Retail, manufacturing trade points to slow recovery


Retail spending falls as stimulus dries up, while demand for transport by domestic manufacturers barely increases

Retail, manufacturing trade points to slow recovery
Retail, manufacturing trade points to slow recovery
By Jason Whittaker

Retail spending has fallen as stimulus payments dry up, while the demand for transport services by domestic manufacturers barely increased last month.

While there are some encouraging signs for transport operators in new trade figures, backed by more positive economic news, the recovery for many market sectors is expected to be slow.

The Australian National Retailers Association (ANRA) reports turnover fell 1.4 percent in June, ending a four-month growth spurt thanks to the Federal Government’s stimulus handouts.

ANRA CEO Margy Osmond says the impact of the stimulus packages was always expected to wear off by the middle of the year, but the size of the decline is worrying.

"The cash handouts were like two shots of adrenalin for the retail sector and the effect has almost worn off," she says.

The ANRA estimates about a fifth of the stimulus money, some $4.5 billion, was spent in the retail sector.

"We are now not expecting to see a broad pick-up in retail turnover until Christmas, provided unemployment doesn’t accelerate," Osmond says.

Department stores suffered the biggest falls in June, dropping 8.8 percent, while clothing and soft good retailing declined 7.4 percent. Even the usually resilient food sector fell marginally by 0.7 percent.

Only household goods retailing put on sales, up 2.9 percent across the month.

Queensland retailers experienced the worst falls of any state in June with a 3.5 percent decline, while Victoria (-1.3 percent), South Australia (-1.5 percent) and Western Australia (-1.8 percent) saw more modest declines. The New South Wales market managed to grow marginally.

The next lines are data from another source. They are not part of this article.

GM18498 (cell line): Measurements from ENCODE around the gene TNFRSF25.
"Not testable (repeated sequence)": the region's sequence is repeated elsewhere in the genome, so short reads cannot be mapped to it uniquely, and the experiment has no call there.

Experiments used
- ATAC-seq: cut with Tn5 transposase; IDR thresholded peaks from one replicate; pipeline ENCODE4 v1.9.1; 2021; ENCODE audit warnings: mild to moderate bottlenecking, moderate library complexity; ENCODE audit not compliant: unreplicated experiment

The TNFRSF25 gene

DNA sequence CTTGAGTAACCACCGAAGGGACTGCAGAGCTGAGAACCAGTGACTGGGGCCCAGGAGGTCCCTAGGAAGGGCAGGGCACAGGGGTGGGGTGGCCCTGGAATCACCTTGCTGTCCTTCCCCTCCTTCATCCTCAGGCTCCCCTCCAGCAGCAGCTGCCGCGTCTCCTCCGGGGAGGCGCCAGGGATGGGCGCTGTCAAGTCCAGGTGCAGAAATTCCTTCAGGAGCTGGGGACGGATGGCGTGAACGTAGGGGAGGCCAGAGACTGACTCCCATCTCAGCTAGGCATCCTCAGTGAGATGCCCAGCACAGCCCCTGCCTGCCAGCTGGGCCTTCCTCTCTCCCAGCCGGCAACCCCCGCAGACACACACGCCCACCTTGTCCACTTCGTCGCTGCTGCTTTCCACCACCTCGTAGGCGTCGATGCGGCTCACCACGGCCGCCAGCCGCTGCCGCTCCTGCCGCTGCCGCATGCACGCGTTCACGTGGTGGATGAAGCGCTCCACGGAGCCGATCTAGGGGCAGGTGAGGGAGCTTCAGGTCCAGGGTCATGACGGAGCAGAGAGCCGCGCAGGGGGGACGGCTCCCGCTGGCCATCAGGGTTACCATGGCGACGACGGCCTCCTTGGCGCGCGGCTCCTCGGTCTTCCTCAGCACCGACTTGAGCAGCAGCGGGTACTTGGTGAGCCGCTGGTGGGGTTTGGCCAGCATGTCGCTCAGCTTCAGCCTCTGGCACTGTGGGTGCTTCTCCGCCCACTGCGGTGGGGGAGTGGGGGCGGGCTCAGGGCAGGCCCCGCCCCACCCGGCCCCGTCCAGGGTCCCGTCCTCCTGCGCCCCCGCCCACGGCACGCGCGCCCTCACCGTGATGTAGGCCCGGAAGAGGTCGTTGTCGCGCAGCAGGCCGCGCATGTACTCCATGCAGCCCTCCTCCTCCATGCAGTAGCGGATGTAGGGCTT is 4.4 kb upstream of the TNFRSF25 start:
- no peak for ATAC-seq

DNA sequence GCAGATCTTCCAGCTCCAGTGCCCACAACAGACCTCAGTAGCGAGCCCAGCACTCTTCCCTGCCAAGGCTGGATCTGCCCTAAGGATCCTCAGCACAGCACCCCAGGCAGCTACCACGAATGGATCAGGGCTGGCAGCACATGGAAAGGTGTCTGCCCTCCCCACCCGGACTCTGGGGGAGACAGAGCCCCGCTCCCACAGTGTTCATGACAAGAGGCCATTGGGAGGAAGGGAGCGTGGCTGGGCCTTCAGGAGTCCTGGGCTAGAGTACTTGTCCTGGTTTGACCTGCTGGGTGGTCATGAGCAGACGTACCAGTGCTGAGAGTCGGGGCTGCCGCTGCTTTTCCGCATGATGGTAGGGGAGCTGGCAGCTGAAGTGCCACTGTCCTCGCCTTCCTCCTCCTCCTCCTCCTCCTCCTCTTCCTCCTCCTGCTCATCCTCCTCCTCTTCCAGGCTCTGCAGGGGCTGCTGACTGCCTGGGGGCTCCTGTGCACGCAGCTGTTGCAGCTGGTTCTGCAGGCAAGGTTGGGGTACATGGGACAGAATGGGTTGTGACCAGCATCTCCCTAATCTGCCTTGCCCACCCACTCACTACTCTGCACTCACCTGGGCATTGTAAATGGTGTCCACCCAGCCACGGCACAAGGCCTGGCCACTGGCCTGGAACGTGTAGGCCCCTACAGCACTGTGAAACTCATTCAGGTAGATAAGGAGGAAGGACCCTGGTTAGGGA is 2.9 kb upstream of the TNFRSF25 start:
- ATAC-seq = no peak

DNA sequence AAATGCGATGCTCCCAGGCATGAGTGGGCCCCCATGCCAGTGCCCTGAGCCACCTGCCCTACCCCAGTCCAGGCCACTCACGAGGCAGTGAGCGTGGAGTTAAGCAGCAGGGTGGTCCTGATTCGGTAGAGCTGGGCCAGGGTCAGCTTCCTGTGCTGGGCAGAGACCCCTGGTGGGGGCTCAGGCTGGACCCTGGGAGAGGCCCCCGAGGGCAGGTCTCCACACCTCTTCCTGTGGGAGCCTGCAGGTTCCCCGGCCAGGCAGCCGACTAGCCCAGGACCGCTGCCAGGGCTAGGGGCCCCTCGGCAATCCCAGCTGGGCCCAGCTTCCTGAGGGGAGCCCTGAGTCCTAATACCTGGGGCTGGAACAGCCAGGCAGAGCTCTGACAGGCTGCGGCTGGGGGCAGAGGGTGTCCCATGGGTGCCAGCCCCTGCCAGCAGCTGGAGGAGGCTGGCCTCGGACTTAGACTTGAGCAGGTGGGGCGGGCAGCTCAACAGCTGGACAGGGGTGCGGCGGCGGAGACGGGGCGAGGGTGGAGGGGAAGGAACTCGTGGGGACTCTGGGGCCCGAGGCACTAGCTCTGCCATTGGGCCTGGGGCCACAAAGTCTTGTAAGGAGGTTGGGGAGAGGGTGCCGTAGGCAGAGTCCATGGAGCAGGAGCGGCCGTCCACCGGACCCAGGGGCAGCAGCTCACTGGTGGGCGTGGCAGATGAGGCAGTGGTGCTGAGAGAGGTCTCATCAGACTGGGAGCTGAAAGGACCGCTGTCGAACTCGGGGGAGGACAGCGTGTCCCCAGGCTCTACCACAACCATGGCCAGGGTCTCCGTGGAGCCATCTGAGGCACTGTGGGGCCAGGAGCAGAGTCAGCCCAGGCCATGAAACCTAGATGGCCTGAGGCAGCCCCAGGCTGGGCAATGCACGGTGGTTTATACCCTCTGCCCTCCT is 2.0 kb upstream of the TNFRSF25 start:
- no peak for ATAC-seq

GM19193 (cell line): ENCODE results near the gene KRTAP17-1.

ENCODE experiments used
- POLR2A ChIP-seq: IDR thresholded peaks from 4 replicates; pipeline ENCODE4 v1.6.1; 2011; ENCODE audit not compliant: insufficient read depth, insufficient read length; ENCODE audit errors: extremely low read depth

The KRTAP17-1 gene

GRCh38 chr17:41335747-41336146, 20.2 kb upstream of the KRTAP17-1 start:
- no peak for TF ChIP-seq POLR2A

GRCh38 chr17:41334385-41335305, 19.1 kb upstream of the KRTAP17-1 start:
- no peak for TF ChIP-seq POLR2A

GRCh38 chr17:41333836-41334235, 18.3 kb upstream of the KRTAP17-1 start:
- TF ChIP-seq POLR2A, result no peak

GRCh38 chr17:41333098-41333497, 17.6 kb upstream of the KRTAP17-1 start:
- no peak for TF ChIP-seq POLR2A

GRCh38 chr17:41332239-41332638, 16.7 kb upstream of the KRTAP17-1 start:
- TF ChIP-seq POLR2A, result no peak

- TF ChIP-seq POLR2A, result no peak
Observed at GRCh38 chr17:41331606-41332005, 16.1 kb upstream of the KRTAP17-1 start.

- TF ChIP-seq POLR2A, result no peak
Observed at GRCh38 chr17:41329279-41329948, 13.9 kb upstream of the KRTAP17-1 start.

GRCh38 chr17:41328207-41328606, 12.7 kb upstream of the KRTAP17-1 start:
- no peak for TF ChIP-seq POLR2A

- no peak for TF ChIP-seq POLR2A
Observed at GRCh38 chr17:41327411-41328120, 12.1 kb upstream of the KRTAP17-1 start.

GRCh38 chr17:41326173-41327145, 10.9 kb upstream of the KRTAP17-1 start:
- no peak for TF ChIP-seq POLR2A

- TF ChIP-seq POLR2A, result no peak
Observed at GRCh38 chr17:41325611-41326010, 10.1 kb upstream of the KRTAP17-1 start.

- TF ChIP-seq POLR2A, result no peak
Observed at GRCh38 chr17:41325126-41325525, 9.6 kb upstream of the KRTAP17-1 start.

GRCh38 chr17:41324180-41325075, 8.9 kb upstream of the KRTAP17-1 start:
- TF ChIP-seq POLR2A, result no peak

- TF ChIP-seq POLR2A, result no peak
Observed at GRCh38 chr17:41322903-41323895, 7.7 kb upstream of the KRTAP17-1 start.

MANUFACTURING DECLINES EASE
Transport demand by domestic manufacturers barely increased in July, with the deliveries sub-index rising just 0.3 points to 41.6.

Delivery volumes increased in three of 12 sectors, including food and beverages, clothing and footwear, and miscellaneous manufacturing. But there were sharp delivery declines in the basic metal products, textiles, and wood, wood products and furniture sectors.

Overall, manufacturing activity picked up slightly through the month, the Australian Industry Group reports, with the PricewaterhouseCoopers Performance of Manufacturing Index at the highest level since September 2008.

AiGroup Chief Executive Heather Ridout calls the figures "encouraging", in line with better signs from overseas manufacturing markets.

"It is clear that the manufacturing performance in Australia has been deeply influenced by fiscal and monetary stimulus and inventory rundowns," she says.

"Looking beyond the monthly figures, the big question is whether these improvements will be sustained once these stimulatory forces have abated."

But PricewaterhouseCoopers’ Global Leader of Industrial Manufacturing, Graeme Billings, warns manufacturers still face a squeeze on profitability "for some time".

"July’s result, which shows ongoing declines in selling prices combined with a moderate pick-up in input and wages costs, provides clear evidence of this," he says.

"Irrespective of the timing of an improvement in demand for their goods and services, companies will need to focus strongly on reining in unit costs, sustaining cash flows and, where possible, lifting productivity.

Manufacturers need to be looking long-term to prepare for the rebound, Billings says.

"Issues such as the retention of skilled workers, focus on new products and services and building of cost effective supply chains will quickly resume importance as firms’ markets recover," he says.

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